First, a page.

The restraint chair used to force-feed detainees on hunger strike is seen… (Joe Raedle / Getty Images )
At least 106 of the 166 prisoners at Guantanamo Bay detention center are reported to be on hunger strike, with 45 currently being force-fed.
A recently published report by the Constitution Project's Task Force on Detainee Treatment, to which we contributed, found that the practice of forced feeding at Guantanamo was "a form of abuse and must end." A member of the task force, Dr. Gerald Thomson, described the process: "You are forced physically to eat, by being strapped into a specially made chair and having restraints put on your arms, your legs, your body and your head so that you cannot move. [You have] a tube inserted into your throat that extends into your stomach, and you're trying to resist that with the only muscles that are free — in your throat." Detainees have said that it is intensely painful.
When the restraint chairs were first introduced to Guantanamo in December 2005, the force-feeding process was reportedly especially punitive. Several detainees said that guards kept them in a restraint chair for hours after the tube feeding ended — sometimes for as long as six hours. The military says that the restraint chairs prevent assaults on U.S. personnel, but a detainee whose condition has deteriorated such that force-feeding is medically necessary to sustain life is unlikely to have the physical ability to commit assault.
At least two detainees were force-fed in the chair twice a day for close to four years. By 2009, the process was less prolonged and brutal, but the restraint chair was still used for every feeding regardless of a detainee's compliance, according to an independent physician who visited Guantanamo and examined detainees. She found that the force-feeding procedure caused physical pain and psychological harm that in one case became full-blown post-traumatic stress disorder.
Another detainee, Tariq Ba Awdah, has told lawyers that he has been force-fed for six years, and he is still on a hunger strike. Doctors have a duty to preserve life, but they also have a duty to respect patients' autonomy and not to subordinate their medical judgment to prison authorities. As the World Medical Assn.'s Declaration of Malta states: "Fostering trust between physicians and hunger strikers is often the key to achieving a resolution that both respects the rights of the hunger strikers and minimizes harm to them."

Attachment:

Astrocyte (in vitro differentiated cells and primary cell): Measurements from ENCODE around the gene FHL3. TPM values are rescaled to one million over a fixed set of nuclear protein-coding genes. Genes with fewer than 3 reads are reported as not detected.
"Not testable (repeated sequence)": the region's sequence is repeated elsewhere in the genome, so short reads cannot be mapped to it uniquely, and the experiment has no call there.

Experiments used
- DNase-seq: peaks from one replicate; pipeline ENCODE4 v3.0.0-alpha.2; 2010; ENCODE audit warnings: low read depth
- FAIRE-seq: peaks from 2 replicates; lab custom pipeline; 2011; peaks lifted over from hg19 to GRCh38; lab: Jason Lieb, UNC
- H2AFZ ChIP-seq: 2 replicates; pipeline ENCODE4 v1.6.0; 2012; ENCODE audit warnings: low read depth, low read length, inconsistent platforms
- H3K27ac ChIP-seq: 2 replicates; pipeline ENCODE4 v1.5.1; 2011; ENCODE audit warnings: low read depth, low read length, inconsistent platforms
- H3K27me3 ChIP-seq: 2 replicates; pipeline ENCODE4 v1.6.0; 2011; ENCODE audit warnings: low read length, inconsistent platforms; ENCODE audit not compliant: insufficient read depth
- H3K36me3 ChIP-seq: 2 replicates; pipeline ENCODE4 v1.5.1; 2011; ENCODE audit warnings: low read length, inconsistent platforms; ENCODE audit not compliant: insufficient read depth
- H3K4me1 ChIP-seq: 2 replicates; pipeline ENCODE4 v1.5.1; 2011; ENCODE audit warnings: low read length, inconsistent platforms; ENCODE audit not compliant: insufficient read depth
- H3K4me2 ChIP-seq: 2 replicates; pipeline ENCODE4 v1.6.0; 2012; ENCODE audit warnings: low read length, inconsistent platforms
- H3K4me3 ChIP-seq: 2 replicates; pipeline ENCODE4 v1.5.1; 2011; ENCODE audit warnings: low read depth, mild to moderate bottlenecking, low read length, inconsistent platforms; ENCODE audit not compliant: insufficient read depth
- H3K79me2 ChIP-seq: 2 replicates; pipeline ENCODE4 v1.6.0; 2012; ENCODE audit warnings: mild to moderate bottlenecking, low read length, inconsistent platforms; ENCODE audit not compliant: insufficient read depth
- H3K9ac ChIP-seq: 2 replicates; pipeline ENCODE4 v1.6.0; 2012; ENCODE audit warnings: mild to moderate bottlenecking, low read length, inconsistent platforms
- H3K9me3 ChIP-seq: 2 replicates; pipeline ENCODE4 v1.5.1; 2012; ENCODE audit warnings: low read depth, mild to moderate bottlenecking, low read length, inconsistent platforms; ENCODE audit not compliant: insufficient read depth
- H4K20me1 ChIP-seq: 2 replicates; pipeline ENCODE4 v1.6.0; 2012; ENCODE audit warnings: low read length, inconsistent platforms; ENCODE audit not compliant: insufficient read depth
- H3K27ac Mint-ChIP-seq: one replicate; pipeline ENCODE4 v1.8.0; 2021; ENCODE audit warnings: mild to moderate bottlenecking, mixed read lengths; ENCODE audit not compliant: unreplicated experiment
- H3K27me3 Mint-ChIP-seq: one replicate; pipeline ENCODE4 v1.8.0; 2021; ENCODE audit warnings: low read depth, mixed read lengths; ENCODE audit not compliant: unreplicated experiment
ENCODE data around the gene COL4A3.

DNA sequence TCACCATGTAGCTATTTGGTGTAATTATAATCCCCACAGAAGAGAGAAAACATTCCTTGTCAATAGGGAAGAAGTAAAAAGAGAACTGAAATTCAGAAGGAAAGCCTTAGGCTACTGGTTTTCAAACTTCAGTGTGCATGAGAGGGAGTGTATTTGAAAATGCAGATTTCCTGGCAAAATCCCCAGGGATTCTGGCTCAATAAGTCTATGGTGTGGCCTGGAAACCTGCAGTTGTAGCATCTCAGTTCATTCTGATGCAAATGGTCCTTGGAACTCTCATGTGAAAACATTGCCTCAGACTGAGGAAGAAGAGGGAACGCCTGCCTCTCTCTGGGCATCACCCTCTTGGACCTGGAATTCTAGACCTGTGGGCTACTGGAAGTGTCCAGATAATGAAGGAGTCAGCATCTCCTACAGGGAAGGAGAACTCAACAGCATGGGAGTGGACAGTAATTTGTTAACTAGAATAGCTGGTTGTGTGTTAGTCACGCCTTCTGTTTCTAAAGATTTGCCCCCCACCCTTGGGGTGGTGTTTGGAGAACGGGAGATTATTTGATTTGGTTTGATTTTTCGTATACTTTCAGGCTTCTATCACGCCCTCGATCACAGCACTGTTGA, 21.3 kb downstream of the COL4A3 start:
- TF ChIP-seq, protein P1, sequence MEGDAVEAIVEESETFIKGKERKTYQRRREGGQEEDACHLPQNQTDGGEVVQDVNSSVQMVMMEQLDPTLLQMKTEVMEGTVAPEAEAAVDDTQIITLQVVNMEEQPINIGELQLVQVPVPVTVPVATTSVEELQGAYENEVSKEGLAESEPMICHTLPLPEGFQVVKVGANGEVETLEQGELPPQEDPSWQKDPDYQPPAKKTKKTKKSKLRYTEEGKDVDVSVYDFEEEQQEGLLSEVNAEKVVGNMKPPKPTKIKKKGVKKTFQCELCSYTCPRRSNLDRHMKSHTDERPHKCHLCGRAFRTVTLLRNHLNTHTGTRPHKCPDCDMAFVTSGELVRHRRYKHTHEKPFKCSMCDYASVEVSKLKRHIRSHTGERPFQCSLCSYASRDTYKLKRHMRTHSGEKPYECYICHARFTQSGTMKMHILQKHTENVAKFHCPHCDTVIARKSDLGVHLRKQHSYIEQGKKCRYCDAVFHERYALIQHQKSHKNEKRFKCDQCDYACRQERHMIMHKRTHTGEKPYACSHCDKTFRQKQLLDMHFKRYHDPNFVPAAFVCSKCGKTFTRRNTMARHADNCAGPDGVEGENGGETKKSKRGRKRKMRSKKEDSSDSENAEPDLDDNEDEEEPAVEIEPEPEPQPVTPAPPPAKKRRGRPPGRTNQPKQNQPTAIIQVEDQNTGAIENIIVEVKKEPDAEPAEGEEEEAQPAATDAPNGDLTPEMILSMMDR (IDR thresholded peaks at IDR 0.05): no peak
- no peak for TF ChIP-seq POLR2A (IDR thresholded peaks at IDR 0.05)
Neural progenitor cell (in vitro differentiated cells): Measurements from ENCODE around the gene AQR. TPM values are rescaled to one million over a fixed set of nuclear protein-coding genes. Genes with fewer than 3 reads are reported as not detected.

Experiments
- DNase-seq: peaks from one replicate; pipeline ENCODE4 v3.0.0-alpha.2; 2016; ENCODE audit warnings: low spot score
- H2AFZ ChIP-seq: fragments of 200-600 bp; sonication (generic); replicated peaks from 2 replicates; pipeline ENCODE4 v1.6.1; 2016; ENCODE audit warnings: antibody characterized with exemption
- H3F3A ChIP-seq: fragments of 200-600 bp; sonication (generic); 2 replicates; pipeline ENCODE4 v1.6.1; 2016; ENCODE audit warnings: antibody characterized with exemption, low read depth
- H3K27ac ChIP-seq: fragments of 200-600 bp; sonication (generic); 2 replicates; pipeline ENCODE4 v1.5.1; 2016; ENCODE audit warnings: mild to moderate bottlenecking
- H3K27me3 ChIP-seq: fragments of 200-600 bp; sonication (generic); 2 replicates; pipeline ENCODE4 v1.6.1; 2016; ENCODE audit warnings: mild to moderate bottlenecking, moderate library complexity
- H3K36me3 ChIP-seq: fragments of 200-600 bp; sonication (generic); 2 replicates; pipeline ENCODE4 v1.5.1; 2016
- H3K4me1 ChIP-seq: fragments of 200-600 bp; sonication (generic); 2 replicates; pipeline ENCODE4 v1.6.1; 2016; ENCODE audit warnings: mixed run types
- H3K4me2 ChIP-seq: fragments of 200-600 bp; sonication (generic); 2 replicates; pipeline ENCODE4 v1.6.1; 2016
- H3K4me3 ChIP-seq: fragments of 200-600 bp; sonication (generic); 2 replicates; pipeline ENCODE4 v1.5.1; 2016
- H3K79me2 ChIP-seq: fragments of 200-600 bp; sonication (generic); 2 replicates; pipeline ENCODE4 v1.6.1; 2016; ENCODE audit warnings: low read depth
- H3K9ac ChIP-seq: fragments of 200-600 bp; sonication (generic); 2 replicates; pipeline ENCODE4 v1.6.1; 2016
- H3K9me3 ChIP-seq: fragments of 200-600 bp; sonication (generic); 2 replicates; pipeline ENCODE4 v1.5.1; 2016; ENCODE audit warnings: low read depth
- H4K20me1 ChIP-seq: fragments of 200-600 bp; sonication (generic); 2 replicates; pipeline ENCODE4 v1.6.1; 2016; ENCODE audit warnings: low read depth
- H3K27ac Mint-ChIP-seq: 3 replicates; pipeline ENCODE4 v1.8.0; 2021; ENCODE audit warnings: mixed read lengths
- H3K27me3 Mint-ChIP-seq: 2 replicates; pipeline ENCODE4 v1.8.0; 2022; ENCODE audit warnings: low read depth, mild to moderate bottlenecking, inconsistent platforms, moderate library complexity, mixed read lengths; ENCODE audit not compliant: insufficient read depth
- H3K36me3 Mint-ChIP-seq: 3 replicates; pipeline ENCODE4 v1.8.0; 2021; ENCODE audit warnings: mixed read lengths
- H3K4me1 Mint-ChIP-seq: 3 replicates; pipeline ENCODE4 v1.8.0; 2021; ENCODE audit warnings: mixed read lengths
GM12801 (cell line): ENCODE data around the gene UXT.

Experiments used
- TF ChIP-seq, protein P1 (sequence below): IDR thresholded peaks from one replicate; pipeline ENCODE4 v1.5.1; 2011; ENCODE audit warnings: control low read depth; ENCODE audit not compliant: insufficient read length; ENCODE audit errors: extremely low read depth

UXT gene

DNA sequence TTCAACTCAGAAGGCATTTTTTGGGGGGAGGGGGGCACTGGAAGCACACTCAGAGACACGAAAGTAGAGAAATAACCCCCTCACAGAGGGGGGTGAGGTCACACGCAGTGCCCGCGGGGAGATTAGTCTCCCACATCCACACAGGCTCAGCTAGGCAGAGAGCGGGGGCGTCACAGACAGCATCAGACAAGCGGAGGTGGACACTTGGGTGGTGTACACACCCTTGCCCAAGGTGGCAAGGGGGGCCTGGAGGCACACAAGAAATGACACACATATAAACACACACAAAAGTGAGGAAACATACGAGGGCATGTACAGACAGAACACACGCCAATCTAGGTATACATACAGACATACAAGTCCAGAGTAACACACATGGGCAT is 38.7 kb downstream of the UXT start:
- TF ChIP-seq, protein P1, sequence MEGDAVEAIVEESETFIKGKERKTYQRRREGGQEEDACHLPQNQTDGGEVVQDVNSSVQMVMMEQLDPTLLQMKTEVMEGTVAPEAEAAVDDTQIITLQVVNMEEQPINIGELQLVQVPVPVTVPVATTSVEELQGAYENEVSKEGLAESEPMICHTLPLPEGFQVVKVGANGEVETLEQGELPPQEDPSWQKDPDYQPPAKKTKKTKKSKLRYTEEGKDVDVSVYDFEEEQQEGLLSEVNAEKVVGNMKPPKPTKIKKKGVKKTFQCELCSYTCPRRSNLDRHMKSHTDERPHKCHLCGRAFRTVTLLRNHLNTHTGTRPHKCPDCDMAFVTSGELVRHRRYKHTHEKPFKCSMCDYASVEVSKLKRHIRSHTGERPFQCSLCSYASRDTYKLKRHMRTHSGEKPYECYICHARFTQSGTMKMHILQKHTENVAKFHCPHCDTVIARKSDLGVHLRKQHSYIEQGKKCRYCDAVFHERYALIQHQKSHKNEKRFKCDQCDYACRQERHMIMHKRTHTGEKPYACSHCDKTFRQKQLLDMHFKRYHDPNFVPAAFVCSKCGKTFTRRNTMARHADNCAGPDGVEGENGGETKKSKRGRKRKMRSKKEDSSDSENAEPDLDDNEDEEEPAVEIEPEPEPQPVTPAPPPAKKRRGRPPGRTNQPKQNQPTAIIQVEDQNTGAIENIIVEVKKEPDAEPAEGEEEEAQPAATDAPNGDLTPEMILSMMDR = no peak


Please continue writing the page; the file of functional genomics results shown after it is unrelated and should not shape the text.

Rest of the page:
Therefore, doctors should be assessing the hunger striker to determine whether he is mentally competent, whether he is suicidal, and whether he is being pressured by other detainees into fasting. Clinicians need to be able to counsel patients about the risk of permanent injury or death, and about measures that can be taken to mitigate those risks.
Above all, as required by their medical ethics, doctors need to be able to act in their individual patient's best interest and exercise their independent clinical judgment.
The International Committee of the Red Cross, the World Medical Assn. and the American Medical Assn. all oppose force-feeding of prisoners as a violation of medical ethics. Pentagon officials are no doubt sincere in wanting to keep detainees alive. But they also view hunger strikes as a means of "asymmetrical warfare," as the Guantanamo commander told task force staff when they visited the prison in February 2012.
That belief probably influenced the response to the current hunger strikes. On April 13, the military placed nearly every captive on lockdown in single cells. Since then, there have been at least two suicide attempts. Fortunately, neither succeeded, but a Muslim advisor to the prison recently told reporters that he expected "more than one death" to result from the current hunger strike.
Putting detainees in lockdown and force-feeding them in restraints can postpone deaths, but it cannot prevent them indefinitely. Prolonged force-feeding carries its own medical risks, and Guantanamo detainees have killed themselves even in the highest security sections of the prison. There have been seven suicides.
In 2010, 86 prisoners at Guantanamo — including several currently being force-fed — were cleared for transfer by an interagency task force convened by the Obama administration. But transfers have been mostly halted in recent years, with Congress and the White House blaming each other. The transfers must restart as soon as possible.
As the president said in a speech on May 23, force-feeding detainees who have been held without charge for more than a decade is unacceptable: "Is that who we are? Is that something our founders foresaw? Is that the America we want to leave our children?"
Unfortunately, the detainees at Guantanamo no longer place much hope in Obama's promise to close the prison. Since the president's speech, the number of detainees being force-fed has increased by at least 13. The administration must move as swiftly as possible to exercise its authority to restart transfers out of Guantanamo, beginning with those detainees previously cleared for transfer. Exercising that authority is the best chance to end the hunger strike.
Alka Pradhan and Kent Eiler were counsels, and Katherine Hawkins was an investigator, for the Constitution Project's Task Force on Detainee Treatment.